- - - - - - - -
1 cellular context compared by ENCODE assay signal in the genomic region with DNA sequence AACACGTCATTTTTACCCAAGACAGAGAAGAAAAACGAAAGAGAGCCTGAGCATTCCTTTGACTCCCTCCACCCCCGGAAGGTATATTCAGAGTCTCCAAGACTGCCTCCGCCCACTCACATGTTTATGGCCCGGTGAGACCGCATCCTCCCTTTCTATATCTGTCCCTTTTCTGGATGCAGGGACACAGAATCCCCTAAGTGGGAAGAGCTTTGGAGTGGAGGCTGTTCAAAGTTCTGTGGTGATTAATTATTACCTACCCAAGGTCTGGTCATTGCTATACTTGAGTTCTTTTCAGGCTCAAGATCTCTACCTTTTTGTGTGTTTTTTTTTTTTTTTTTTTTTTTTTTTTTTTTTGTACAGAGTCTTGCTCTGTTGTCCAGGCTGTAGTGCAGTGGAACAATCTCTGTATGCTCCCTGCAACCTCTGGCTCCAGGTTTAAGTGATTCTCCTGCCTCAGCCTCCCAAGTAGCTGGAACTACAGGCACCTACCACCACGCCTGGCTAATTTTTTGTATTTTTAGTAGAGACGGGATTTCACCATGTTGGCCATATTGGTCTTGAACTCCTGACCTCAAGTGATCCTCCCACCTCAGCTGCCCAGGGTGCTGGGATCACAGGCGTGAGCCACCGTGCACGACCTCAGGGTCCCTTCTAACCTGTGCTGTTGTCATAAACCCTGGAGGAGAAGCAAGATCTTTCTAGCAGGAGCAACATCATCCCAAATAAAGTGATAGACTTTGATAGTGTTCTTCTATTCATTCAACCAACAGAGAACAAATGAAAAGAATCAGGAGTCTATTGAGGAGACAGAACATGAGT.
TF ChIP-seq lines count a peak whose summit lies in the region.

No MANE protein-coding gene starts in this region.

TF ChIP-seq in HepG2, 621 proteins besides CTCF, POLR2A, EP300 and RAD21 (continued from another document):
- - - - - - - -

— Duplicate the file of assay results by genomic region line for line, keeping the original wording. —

1 cellular context compared by ENCODE assay signal in the genomic region with DNA sequence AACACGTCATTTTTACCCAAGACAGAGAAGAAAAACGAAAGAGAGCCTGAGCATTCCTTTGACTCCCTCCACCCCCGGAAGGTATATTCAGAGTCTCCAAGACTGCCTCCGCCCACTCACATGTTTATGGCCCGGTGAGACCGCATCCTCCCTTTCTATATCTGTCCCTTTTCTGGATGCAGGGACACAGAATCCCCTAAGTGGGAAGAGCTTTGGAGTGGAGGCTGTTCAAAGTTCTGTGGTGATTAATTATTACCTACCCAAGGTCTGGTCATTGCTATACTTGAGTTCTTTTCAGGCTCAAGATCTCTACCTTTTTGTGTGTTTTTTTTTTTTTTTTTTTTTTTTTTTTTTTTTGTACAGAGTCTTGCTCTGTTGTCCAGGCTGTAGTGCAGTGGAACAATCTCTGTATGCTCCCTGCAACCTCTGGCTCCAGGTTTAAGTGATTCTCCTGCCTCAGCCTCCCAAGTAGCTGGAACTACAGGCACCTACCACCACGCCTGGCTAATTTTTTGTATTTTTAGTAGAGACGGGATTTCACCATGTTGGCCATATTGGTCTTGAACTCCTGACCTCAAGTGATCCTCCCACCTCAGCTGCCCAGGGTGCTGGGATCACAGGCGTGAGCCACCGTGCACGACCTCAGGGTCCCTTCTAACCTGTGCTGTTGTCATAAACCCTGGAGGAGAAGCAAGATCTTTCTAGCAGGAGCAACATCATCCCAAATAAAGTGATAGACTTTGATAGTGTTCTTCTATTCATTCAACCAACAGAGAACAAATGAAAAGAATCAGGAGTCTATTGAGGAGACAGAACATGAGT.
TF ChIP-seq lines count a peak whose summit lies in the region.

No MANE protein-coding gene starts in this region.

TF ChIP-seq in HepG2, 621 proteins besides CTCF, POLR2A, EP300 and RAD21 (continued from another document):